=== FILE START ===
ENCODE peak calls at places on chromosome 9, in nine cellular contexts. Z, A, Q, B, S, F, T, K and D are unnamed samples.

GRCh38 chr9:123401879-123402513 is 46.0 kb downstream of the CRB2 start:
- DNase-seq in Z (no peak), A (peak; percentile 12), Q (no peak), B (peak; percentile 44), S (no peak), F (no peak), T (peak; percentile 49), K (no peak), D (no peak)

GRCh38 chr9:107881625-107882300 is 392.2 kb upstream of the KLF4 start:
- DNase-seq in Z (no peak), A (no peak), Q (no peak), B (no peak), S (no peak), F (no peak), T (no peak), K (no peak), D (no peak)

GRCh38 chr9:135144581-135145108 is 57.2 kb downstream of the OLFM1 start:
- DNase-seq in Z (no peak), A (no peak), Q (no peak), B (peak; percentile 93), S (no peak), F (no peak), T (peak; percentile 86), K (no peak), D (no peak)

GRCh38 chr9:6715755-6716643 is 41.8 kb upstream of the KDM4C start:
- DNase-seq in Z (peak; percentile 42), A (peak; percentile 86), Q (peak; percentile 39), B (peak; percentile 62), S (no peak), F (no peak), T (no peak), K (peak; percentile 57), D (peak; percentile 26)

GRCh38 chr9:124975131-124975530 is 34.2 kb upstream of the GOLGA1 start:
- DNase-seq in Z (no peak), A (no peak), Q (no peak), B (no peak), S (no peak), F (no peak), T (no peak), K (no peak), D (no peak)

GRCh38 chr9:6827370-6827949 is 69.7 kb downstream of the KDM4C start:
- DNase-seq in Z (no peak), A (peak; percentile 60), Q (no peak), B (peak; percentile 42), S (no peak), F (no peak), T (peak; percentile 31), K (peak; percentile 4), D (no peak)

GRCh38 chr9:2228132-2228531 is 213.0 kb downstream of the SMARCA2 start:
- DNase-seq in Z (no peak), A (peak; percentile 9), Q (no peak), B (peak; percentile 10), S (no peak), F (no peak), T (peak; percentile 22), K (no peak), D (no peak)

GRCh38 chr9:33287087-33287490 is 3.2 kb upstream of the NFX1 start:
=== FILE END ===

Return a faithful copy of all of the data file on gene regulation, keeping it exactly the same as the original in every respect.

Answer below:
ENCODE peak calls at places on chromosome 9, in nine cellular contexts. Z, A, Q, B, S, F, T, K and D are unnamed samples.

GRCh38 chr9:123401879-123402513 is 46.0 kb downstream of the CRB2 start:
- DNase-seq in Z (no peak), A (peak; percentile 12), Q (no peak), B (peak; percentile 44), S (no peak), F (no peak), T (peak; percentile 49), K (no peak), D (no peak)

GRCh38 chr9:107881625-107882300 is 392.2 kb upstream of the KLF4 start:
- DNase-seq in Z (no peak), A (no peak), Q (no peak), B (no peak), S (no peak), F (no peak), T (no peak), K (no peak), D (no peak)

GRCh38 chr9:135144581-135145108 is 57.2 kb downstream of the OLFM1 start:
- DNase-seq in Z (no peak), A (no peak), Q (no peak), B (peak; percentile 93), S (no peak), F (no peak), T (peak; percentile 86), K (no peak), D (no peak)

GRCh38 chr9:6715755-6716643 is 41.8 kb upstream of the KDM4C start:
- DNase-seq in Z (peak; percentile 42), A (peak; percentile 86), Q (peak; percentile 39), B (peak; percentile 62), S (no peak), F (no peak), T (no peak), K (peak; percentile 57), D (peak; percentile 26)

GRCh38 chr9:124975131-124975530 is 34.2 kb upstream of the GOLGA1 start:
- DNase-seq in Z (no peak), A (no peak), Q (no peak), B (no peak), S (no peak), F (no peak), T (no peak), K (no peak), D (no peak)

GRCh38 chr9:6827370-6827949 is 69.7 kb downstream of the KDM4C start:
- DNase-seq in Z (no peak), A (peak; percentile 60), Q (no peak), B (peak; percentile 42), S (no peak), F (no peak), T (peak; percentile 31), K (peak; percentile 4), D (no peak)

GRCh38 chr9:2228132-2228531 is 213.0 kb downstream of the SMARCA2 start:
- DNase-seq in Z (no peak), A (peak; percentile 9), Q (no peak), B (peak; percentile 10), S (no peak), F (no peak), T (peak; percentile 22), K (no peak), D (no peak)

GRCh38 chr9:33287087-33287490 is 3.2 kb upstream of the NFX1 start: